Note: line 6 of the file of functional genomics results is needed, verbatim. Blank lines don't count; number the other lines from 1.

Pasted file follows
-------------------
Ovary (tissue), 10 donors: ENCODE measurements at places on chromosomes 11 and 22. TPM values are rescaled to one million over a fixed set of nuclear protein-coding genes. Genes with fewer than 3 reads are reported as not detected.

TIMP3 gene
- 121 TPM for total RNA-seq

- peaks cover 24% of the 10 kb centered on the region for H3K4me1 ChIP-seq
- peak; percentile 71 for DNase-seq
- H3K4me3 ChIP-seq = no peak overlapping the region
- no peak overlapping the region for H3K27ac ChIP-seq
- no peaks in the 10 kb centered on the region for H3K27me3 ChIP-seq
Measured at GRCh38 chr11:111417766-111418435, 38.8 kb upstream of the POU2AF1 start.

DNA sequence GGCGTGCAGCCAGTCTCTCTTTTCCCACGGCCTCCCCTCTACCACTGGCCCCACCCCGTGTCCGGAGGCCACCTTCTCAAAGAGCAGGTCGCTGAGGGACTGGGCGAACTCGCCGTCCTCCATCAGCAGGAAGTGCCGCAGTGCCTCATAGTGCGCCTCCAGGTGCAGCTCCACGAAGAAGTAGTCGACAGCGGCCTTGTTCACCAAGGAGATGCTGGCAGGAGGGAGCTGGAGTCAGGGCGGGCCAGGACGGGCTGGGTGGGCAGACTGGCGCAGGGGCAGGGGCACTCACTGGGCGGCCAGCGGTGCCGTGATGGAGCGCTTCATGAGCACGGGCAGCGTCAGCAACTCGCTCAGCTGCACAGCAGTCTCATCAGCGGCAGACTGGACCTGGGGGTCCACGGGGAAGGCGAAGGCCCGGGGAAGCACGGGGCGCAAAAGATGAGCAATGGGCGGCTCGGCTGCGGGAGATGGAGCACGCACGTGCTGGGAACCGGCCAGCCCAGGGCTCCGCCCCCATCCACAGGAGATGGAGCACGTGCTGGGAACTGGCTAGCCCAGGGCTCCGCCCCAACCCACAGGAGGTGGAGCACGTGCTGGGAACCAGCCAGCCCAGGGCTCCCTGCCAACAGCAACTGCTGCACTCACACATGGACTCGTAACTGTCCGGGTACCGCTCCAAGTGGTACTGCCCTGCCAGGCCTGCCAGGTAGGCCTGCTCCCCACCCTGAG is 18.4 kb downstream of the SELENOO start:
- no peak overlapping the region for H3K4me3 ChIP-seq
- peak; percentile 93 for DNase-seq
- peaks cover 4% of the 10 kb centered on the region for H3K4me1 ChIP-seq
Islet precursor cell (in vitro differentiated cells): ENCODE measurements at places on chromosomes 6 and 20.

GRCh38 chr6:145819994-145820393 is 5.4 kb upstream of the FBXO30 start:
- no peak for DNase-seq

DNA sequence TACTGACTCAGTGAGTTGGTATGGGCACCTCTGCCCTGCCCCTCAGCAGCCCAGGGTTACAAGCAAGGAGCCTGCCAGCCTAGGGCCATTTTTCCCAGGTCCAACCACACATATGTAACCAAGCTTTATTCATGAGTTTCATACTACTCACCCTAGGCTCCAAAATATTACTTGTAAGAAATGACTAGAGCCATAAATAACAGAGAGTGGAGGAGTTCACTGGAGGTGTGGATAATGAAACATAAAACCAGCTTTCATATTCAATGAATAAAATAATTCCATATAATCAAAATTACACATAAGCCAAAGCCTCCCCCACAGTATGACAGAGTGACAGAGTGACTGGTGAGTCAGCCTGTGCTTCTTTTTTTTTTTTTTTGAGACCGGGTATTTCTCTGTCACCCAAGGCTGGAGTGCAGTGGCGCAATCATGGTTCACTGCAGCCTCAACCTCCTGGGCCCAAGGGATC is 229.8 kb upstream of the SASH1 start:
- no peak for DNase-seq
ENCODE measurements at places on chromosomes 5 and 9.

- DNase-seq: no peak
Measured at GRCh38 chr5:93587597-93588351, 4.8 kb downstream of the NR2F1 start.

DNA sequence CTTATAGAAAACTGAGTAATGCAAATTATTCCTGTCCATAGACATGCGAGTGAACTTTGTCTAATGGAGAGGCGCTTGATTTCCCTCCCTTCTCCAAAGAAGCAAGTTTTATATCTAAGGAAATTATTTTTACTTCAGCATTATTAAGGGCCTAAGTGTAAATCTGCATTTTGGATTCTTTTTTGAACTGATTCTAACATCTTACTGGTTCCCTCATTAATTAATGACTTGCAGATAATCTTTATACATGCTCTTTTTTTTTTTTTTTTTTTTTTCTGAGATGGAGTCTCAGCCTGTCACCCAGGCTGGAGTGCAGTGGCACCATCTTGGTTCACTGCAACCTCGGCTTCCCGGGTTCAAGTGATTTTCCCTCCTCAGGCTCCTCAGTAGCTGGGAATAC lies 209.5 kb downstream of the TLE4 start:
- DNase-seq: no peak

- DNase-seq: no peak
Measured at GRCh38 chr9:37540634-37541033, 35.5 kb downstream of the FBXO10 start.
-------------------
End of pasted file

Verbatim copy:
- H3K4me3 ChIP-seq = no peak overlapping the region